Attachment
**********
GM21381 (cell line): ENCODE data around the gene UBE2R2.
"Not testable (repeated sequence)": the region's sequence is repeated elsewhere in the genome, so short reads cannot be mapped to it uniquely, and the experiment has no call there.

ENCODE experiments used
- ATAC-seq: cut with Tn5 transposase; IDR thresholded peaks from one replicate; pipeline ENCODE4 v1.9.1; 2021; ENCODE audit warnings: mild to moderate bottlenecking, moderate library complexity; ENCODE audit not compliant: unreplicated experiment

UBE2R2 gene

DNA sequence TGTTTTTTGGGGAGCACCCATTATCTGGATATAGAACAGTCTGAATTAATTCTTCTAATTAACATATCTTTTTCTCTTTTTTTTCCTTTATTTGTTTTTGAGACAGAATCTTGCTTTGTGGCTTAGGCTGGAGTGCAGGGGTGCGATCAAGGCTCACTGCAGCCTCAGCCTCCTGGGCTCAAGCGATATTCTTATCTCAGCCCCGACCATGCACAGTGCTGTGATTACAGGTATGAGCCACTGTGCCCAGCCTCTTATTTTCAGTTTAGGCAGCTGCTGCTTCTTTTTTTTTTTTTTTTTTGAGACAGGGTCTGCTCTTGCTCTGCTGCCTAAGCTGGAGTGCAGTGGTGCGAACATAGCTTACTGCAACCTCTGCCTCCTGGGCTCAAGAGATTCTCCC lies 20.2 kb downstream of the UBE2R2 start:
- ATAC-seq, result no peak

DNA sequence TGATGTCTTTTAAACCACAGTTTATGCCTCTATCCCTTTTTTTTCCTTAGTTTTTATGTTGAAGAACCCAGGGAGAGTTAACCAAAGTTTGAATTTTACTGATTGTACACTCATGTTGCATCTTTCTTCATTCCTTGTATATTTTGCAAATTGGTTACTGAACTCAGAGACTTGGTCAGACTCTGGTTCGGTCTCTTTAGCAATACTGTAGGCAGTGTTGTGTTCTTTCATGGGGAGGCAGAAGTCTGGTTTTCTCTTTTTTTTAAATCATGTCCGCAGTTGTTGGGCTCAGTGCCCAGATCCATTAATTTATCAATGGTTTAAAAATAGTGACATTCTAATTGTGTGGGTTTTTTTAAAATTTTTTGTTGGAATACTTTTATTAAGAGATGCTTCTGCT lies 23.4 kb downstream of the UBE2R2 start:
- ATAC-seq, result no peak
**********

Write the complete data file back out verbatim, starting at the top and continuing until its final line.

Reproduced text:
GM21381 (cell line): ENCODE data around the gene UBE2R2.
"Not testable (repeated sequence)": the region's sequence is repeated elsewhere in the genome, so short reads cannot be mapped to it uniquely, and the experiment has no call there.

ENCODE experiments used
- ATAC-seq: cut with Tn5 transposase; IDR thresholded peaks from one replicate; pipeline ENCODE4 v1.9.1; 2021; ENCODE audit warnings: mild to moderate bottlenecking, moderate library complexity; ENCODE audit not compliant: unreplicated experiment

UBE2R2 gene

DNA sequence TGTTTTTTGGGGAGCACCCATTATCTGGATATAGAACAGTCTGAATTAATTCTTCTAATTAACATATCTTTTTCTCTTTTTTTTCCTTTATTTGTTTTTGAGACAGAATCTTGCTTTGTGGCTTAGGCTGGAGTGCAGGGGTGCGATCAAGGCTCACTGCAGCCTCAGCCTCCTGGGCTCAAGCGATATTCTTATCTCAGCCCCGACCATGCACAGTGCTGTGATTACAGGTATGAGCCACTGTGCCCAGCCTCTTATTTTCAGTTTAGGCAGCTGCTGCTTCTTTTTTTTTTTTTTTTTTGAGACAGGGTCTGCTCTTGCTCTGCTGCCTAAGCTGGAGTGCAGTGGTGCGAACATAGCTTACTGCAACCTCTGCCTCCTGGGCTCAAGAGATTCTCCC lies 20.2 kb downstream of the UBE2R2 start:
- ATAC-seq, result no peak

DNA sequence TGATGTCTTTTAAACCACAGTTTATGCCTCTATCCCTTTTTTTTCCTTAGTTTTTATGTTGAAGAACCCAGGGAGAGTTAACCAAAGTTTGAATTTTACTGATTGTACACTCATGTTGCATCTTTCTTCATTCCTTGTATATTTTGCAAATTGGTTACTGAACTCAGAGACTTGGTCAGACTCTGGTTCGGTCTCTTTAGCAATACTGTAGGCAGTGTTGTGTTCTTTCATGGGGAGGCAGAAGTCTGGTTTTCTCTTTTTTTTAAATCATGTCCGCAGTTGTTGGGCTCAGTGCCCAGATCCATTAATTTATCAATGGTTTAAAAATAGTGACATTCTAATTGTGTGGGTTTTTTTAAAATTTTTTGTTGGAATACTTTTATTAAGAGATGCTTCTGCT lies 23.4 kb downstream of the UBE2R2 start:
- ATAC-seq, result no peak